Continue reading Wuxia in English
The solar system is a dead loss right now – dumb all over! Just measure the MIPS per milligram. If it isn’t thinking, it isn’t working. We need to start with the low-mass bodies, reconfigure them for our own use. Dismantle the moon! Dismantle Mars! Build masses of free-flying nanocomputing processor nodes exchanging data via laser link, each layer running off the waste heat of the next one in. Matrioshka brains, Russian doll Dyson spheres the size of solar systems. Teach dumb matter to do the Turing boogie!
– Charles Stross in Accelerando
Accelerando is a hard book to recommend to anyone. At times it reads as if author Charles Stross wrote it by first making a bullet-point list of cool stuff he wanted to include: effective cyclists! Rubberized concrete! Agalmic economies! Corporate regulations written in Python! Distributed Internet reputation servers! As the exclamation points suggest, every mention of the latest and greatest toys is suffused with breathless enthusiasm. Only afterwards is the story worked in and the characters, in this case, three generations of the dysfunctional and idiosyncratic Macx family, created to serve the plot.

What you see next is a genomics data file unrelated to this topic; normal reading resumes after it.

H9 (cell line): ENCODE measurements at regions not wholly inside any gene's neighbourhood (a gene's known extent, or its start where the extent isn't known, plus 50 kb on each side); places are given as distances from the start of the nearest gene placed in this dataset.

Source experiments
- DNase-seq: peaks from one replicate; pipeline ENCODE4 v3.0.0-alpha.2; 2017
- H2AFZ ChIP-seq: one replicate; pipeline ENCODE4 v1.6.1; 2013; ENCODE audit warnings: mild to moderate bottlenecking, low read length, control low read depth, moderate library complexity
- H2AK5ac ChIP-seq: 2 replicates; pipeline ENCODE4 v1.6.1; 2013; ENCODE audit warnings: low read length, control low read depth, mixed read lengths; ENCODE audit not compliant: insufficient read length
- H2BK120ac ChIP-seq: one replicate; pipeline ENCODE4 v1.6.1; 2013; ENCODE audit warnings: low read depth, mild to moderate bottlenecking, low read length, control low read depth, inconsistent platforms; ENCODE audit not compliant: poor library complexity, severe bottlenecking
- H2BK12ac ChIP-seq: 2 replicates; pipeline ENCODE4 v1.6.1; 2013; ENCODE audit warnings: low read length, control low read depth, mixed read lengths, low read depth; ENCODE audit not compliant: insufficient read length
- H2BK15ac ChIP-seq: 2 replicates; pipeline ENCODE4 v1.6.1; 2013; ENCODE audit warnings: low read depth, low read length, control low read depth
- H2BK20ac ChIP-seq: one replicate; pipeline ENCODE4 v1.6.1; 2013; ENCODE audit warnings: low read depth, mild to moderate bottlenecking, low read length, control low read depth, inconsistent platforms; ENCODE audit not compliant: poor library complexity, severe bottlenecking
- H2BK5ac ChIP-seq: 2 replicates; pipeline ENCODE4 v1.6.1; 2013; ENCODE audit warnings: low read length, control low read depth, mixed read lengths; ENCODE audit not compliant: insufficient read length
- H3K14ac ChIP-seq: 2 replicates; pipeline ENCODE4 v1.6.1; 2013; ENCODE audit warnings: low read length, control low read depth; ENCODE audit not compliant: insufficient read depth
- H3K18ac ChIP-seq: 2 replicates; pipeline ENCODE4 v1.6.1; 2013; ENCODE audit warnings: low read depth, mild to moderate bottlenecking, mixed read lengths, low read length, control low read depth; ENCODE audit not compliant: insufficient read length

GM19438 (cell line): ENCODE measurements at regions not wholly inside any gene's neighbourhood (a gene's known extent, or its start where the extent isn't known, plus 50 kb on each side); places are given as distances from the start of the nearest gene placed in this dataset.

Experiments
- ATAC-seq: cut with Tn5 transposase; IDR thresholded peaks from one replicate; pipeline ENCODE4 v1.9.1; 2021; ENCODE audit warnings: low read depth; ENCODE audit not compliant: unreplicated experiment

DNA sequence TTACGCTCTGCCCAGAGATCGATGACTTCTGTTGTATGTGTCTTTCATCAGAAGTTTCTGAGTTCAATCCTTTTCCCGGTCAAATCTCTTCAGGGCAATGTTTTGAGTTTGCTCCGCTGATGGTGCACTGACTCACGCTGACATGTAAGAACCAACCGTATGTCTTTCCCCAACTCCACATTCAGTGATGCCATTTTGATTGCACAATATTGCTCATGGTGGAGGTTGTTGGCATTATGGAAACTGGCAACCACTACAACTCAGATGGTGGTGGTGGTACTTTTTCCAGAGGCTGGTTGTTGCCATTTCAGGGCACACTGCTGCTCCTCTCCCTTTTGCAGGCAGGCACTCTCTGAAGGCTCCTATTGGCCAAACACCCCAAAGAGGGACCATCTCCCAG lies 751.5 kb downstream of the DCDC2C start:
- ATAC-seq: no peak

Continue reading A Book: Accelerando
Contrary to traditional scientific opinion, feelings are just as cognitive as other percepts. They are the result of a most curious physiological arrangement that has turned the brain into the body’s captive audience. Feelings let us catch a glimpse of the organism in full biological swing, a reflection of the mechanism of life itself as they go about their business. Were it not for the possibility of sensing body states that are inherently ordained to be painful or pleasurable, there would be no suffering or bliss, no longing or mercy, no tragedy or glory in the human condition.
-Antonio R. Damasio in Descartes’ Error